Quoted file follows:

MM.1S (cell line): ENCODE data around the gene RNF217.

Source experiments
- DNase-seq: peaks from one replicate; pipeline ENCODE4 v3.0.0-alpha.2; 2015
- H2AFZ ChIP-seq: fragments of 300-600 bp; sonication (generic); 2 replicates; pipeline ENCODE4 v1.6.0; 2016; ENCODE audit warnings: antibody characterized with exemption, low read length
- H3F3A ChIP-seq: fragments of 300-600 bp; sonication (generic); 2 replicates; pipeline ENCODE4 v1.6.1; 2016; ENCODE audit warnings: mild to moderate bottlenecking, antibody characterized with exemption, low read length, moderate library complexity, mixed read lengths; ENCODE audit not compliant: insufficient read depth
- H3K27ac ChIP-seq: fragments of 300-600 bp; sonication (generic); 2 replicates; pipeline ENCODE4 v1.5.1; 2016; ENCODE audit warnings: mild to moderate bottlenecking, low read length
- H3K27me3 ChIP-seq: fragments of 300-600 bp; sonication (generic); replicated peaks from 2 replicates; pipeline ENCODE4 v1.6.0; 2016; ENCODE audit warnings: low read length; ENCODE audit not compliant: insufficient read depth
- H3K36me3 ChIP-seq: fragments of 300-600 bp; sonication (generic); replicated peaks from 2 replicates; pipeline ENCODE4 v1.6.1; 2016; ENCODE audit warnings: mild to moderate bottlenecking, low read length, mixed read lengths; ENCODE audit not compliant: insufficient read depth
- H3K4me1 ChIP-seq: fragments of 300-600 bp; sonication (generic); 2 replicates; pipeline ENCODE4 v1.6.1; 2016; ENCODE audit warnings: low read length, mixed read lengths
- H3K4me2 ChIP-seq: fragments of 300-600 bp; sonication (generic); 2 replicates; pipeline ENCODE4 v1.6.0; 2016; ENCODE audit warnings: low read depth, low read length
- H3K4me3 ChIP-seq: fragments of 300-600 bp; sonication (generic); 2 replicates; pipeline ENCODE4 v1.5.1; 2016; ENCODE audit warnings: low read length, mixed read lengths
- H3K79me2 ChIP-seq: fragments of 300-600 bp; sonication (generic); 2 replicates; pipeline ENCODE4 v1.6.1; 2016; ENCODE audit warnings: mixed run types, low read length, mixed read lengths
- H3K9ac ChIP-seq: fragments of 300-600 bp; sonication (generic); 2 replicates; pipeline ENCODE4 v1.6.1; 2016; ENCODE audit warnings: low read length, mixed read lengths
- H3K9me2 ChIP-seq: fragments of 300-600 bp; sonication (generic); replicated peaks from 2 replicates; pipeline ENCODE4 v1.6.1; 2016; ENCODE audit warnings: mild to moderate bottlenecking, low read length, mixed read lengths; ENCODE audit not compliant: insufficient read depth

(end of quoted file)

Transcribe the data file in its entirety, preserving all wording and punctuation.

MM.1S (cell line): ENCODE data around the gene RNF217.

Source experiments
- DNase-seq: peaks from one replicate; pipeline ENCODE4 v3.0.0-alpha.2; 2015
- H2AFZ ChIP-seq: fragments of 300-600 bp; sonication (generic); 2 replicates; pipeline ENCODE4 v1.6.0; 2016; ENCODE audit warnings: antibody characterized with exemption, low read length
- H3F3A ChIP-seq: fragments of 300-600 bp; sonication (generic); 2 replicates; pipeline ENCODE4 v1.6.1; 2016; ENCODE audit warnings: mild to moderate bottlenecking, antibody characterized with exemption, low read length, moderate library complexity, mixed read lengths; ENCODE audit not compliant: insufficient read depth
- H3K27ac ChIP-seq: fragments of 300-600 bp; sonication (generic); 2 replicates; pipeline ENCODE4 v1.5.1; 2016; ENCODE audit warnings: mild to moderate bottlenecking, low read length
- H3K27me3 ChIP-seq: fragments of 300-600 bp; sonication (generic); replicated peaks from 2 replicates; pipeline ENCODE4 v1.6.0; 2016; ENCODE audit warnings: low read length; ENCODE audit not compliant: insufficient read depth
- H3K36me3 ChIP-seq: fragments of 300-600 bp; sonication (generic); replicated peaks from 2 replicates; pipeline ENCODE4 v1.6.1; 2016; ENCODE audit warnings: mild to moderate bottlenecking, low read length, mixed read lengths; ENCODE audit not compliant: insufficient read depth
- H3K4me1 ChIP-seq: fragments of 300-600 bp; sonication (generic); 2 replicates; pipeline ENCODE4 v1.6.1; 2016; ENCODE audit warnings: low read length, mixed read lengths
- H3K4me2 ChIP-seq: fragments of 300-600 bp; sonication (generic); 2 replicates; pipeline ENCODE4 v1.6.0; 2016; ENCODE audit warnings: low read depth, low read length
- H3K4me3 ChIP-seq: fragments of 300-600 bp; sonication (generic); 2 replicates; pipeline ENCODE4 v1.5.1; 2016; ENCODE audit warnings: low read length, mixed read lengths
- H3K79me2 ChIP-seq: fragments of 300-600 bp; sonication (generic); 2 replicates; pipeline ENCODE4 v1.6.1; 2016; ENCODE audit warnings: mixed run types, low read length, mixed read lengths
- H3K9ac ChIP-seq: fragments of 300-600 bp; sonication (generic); 2 replicates; pipeline ENCODE4 v1.6.1; 2016; ENCODE audit warnings: low read length, mixed read lengths
- H3K9me2 ChIP-seq: fragments of 300-600 bp; sonication (generic); replicated peaks from 2 replicates; pipeline ENCODE4 v1.6.1; 2016; ENCODE audit warnings: mild to moderate bottlenecking, low read length, mixed read lengths; ENCODE audit not compliant: insufficient read depth